QCon is A practitioner-driven conference focused on facilitating the spread of knowledge and innovation in enterprise software development, or at least that's what their Twitter account says. This is a post about some of the interesting talks I saw at QCon London 2015.
I've been before, in 2013, and had a great time. The talks at QCon are always some of the most varied of any conference I've been to. Rather than focusing on one area there are many tracks of talks with individual talks ranging from management techniques and agile processes to low level bit-packing binary messages for nano-second performance gains.
Instead of going to QCon in 2014 I went to Devoxx instead, which was also a great conference. But Devoxx is entirely Java focused and while I am a full time Java developer I do a enjoy some variety and there was only so many times I could hear about Java 8 Streams at the 2014 conference!
March this year it was back to QCon. I won't list everything here but here's a brief rundown on some of the great talks I went to:
- Treat your Code as a Crime Scene - Adam Tornhill
- This session was all about how you can leverage techniques used in crime forensics to surface data about your code using resources we already have. The end result was a suite of tools and techniques you can use to analyse your version control to find out which areas of code are likely to have bugs or highlight when teams and projects might not be organised in the best way. More information can be found in his book Your Code as a Crime Scene or with his tools
- Modelling complex game economy with a graph database - Yan Cui
- Priming Java for Speed at Market Open - Gil Tene
- Gil Tene is one of my favourite speakers when it comes to Java. He's the CTO and co-founder of Azul Systems, who make a proprietary JVM so he always has some fantastic low level insights for me as a Java developer. This year he was talking about how the JVM optimises your code via JIT compilation, which most people know. Unfortunately most people don't know about how those optimisations can be thrown away if different branches start to be taken. The crux of his talk was how trading companies cannot prime their JVMs with test data before market open to have them ready to run at peak speed because when they flip the switch to live data, previously optimised code paths can come undone. The JVM Azul sell however can now record the statistics used to make the optimisations with live data from one day, and pre-prime the JVM with that information for the next day.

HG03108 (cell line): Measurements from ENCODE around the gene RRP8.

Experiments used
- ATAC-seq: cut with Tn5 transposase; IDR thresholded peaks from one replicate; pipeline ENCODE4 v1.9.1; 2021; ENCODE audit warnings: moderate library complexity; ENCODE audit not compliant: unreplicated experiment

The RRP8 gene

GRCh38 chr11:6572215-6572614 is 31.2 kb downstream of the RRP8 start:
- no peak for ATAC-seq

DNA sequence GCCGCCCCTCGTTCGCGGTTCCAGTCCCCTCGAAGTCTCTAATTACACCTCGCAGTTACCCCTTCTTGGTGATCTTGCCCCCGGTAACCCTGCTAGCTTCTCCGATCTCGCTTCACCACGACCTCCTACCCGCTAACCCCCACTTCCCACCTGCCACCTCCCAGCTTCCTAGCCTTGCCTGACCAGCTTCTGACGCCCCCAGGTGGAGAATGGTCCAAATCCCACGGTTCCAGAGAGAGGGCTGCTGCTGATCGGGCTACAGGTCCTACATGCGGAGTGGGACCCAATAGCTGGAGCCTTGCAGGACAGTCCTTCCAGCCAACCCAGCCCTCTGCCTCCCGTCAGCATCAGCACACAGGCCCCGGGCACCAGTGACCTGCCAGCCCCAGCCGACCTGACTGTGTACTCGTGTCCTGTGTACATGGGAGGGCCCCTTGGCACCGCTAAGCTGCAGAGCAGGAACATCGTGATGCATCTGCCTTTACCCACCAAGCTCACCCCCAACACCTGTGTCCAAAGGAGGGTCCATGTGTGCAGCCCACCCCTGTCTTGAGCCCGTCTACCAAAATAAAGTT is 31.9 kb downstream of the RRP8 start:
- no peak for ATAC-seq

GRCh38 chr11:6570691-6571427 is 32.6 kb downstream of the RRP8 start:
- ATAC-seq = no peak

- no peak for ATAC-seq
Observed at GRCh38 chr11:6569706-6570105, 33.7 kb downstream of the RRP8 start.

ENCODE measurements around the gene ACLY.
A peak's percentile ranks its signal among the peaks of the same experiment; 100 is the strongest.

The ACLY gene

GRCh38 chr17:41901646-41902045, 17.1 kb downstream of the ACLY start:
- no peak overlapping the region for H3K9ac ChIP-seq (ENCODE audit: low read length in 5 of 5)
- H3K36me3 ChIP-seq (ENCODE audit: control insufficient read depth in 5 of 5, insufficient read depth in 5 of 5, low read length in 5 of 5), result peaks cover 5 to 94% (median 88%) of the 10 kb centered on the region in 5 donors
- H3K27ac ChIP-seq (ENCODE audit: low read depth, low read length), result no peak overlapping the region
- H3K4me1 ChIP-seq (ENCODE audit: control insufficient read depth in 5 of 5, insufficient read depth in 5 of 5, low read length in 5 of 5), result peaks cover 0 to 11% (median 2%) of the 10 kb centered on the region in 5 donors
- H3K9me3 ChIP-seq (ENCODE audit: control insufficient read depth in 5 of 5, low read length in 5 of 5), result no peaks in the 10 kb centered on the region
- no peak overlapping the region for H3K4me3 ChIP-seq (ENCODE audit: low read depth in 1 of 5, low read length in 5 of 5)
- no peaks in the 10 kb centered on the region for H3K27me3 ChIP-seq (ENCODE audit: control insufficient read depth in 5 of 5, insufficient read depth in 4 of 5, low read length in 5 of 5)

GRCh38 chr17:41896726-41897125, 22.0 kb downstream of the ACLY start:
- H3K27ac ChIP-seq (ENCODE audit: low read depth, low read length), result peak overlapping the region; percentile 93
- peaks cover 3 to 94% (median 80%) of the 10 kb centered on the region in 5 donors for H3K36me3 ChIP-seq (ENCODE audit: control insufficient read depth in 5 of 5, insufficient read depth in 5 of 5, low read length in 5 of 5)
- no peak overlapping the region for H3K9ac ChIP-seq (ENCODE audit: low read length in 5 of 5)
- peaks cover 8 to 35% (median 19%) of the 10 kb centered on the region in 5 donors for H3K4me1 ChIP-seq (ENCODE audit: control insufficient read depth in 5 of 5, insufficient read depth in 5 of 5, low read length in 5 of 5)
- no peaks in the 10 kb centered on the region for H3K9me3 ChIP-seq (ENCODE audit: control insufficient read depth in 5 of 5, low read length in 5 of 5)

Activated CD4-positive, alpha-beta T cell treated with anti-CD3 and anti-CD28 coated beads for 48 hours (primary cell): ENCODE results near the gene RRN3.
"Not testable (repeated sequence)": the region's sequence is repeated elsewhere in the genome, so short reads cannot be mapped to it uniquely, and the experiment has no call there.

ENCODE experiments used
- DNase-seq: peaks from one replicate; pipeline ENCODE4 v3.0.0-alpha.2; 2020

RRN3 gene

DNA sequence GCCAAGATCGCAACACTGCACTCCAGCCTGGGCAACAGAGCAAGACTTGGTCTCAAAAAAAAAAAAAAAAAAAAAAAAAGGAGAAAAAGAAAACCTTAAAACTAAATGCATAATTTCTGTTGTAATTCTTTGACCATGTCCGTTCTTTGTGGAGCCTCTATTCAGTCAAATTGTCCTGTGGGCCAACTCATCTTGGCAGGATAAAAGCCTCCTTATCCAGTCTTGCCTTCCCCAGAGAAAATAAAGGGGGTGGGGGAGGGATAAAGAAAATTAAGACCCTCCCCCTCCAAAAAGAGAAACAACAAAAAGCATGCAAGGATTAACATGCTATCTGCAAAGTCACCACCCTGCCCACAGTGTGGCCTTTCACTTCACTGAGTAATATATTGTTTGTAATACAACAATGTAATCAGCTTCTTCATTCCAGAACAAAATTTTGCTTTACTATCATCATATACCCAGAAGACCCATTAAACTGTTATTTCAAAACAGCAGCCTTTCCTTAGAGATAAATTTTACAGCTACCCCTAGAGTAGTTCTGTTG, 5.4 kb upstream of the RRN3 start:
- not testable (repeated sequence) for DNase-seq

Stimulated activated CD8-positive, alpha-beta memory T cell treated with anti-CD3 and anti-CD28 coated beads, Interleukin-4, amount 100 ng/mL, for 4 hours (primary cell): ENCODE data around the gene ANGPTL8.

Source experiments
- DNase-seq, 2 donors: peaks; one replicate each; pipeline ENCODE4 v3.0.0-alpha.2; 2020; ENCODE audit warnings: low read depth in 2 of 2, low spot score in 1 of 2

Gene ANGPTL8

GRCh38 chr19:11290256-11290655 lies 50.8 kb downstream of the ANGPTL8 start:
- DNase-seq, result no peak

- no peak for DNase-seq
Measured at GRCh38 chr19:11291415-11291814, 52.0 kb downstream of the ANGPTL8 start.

One of my colleagues from Fivium, Ben Basson who also went to QCon this year, also wrote a blog post with a lot more detail and information about the talks he went to which is worth a read too.
The conference wasn't all talks however, there was also a couple of exhibition halls with companies to talk to. Hazelcast had a stand with some great people on it willing to discuss their product and how we might integrate it. Perforce were also there, and as we use Perforce for our version control needs at Fivium I spent some time talking to them to hear what new tools they're coming up with and express my dislike for some bugs we find in their software.
I also put my business card in a box at the Perforce stand and ended up winning a raffle draw for a Sonos PLAY:1 speaker which made the conference a lot more memorable than usual!
After a long 3 days of conference attendance, nothing beats a nice short walk home along the river with some nice London skylines :)